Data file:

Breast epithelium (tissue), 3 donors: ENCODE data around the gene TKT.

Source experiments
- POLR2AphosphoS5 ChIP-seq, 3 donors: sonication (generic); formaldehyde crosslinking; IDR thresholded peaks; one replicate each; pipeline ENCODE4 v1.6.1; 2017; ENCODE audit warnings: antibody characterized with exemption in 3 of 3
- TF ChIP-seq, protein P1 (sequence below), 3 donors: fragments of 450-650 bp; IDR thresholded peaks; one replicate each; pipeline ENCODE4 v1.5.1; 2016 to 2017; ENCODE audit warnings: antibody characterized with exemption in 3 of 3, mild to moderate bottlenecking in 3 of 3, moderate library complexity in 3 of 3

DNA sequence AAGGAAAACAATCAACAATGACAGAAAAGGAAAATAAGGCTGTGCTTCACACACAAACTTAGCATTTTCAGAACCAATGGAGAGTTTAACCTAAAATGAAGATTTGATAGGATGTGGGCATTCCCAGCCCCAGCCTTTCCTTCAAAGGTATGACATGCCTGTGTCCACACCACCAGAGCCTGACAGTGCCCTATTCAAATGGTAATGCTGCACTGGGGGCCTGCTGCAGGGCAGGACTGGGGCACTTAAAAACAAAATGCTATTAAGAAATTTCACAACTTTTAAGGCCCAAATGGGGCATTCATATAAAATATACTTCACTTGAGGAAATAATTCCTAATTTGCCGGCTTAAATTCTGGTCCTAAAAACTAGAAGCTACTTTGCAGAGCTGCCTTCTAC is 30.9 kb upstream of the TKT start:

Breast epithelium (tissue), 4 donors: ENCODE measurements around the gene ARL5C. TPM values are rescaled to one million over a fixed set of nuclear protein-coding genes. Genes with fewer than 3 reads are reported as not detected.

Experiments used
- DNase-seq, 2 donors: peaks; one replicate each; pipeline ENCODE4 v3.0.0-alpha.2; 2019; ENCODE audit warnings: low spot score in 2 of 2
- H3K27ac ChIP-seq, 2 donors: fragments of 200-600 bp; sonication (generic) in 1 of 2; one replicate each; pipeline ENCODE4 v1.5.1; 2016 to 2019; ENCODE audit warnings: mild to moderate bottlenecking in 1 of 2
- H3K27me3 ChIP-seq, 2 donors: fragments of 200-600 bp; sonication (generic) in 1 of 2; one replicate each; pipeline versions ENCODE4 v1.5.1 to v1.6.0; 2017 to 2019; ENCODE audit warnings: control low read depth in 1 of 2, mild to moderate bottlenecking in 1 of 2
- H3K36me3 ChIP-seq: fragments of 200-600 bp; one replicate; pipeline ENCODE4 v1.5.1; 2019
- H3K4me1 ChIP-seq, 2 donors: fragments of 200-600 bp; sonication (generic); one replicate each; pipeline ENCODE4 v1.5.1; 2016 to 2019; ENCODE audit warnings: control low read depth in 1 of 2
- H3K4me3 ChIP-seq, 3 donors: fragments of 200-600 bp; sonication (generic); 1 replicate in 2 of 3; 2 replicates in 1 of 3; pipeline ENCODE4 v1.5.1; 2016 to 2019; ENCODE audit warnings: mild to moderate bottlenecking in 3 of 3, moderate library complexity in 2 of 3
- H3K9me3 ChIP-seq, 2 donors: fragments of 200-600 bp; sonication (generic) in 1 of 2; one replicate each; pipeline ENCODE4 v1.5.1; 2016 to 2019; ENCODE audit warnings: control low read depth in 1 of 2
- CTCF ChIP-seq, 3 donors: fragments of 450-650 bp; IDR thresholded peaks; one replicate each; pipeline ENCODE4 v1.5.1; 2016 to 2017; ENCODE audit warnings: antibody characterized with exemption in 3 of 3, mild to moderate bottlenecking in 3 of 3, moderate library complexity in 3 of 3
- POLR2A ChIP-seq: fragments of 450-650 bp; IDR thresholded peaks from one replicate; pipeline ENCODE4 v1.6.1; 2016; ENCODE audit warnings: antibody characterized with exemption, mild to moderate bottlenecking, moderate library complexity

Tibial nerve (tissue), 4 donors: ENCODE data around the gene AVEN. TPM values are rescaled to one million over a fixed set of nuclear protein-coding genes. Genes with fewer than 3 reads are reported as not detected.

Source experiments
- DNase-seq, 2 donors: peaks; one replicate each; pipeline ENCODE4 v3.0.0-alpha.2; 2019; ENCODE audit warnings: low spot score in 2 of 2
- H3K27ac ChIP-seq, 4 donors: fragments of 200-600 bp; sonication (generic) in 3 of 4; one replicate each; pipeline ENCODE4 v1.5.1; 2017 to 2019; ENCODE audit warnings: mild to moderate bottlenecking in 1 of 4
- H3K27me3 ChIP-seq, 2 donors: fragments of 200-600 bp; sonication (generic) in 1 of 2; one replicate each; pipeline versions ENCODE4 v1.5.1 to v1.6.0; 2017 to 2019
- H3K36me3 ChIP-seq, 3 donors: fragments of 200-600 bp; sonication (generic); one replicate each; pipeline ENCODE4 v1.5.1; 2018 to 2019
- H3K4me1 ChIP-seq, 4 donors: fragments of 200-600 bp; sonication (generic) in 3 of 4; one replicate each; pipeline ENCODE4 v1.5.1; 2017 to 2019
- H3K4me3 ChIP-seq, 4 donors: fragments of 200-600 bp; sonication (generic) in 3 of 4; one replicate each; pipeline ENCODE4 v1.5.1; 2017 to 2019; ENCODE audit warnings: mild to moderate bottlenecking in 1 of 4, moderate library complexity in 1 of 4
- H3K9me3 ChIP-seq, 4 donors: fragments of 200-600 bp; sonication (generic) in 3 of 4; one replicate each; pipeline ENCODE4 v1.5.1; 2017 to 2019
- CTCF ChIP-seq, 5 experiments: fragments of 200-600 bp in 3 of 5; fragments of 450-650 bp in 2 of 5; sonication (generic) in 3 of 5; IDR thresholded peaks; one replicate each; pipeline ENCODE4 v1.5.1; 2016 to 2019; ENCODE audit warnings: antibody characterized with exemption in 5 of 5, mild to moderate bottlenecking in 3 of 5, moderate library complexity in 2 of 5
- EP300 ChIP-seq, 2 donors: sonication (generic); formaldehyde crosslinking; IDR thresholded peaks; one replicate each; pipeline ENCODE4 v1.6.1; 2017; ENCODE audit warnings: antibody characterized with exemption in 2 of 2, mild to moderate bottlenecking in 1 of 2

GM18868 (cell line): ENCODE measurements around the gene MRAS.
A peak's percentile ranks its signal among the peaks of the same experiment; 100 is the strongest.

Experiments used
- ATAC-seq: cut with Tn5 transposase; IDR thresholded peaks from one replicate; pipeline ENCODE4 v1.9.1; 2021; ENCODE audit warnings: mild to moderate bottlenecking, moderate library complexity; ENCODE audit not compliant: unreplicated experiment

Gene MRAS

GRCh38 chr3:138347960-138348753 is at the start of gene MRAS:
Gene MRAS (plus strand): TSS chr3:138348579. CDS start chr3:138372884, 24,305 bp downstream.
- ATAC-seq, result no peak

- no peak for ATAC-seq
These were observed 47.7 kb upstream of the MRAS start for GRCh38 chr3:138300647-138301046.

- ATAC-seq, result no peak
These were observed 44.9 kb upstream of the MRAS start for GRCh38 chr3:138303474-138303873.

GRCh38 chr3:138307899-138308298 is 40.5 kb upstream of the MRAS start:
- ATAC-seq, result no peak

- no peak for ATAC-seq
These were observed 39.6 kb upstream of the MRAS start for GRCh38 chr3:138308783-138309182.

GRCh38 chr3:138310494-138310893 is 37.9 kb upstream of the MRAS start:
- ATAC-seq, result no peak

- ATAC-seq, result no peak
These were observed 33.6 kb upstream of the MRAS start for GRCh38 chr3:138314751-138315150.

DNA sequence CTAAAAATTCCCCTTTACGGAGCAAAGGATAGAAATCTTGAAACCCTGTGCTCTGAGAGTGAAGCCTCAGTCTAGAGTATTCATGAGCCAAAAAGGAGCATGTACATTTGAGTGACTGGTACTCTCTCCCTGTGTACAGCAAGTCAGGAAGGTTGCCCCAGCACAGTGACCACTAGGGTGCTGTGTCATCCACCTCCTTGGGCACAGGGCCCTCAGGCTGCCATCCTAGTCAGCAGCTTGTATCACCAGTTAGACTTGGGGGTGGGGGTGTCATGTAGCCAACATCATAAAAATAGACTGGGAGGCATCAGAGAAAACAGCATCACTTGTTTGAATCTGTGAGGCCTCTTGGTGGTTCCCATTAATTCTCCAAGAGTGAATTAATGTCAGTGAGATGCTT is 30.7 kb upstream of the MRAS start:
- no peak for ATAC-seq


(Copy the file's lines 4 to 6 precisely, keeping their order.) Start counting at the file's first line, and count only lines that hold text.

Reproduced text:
- TF ChIP-seq, protein P1 (sequence below), 3 donors: fragments of 450-650 bp; IDR thresholded peaks; one replicate each; pipeline ENCODE4 v1.5.1; 2016 to 2017; ENCODE audit warnings: antibody characterized with exemption in 3 of 3, mild to moderate bottlenecking in 3 of 3, moderate library complexity in 3 of 3

DNA sequence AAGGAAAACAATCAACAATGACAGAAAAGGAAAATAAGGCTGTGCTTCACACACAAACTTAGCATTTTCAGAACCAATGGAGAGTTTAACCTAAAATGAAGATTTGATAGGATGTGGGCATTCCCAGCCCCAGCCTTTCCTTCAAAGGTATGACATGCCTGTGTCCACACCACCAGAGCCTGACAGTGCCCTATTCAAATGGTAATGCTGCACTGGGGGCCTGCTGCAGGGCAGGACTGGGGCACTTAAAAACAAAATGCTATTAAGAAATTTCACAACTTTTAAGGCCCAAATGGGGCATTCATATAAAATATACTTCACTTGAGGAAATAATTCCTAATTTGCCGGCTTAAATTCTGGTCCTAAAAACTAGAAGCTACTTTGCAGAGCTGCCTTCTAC is 30.9 kb upstream of the TKT start:

Breast epithelium (tissue), 4 donors: ENCODE measurements around the gene ARL5C. TPM values are rescaled to one million over a fixed set of nuclear protein-coding genes. Genes with fewer than 3 reads are reported as not detected.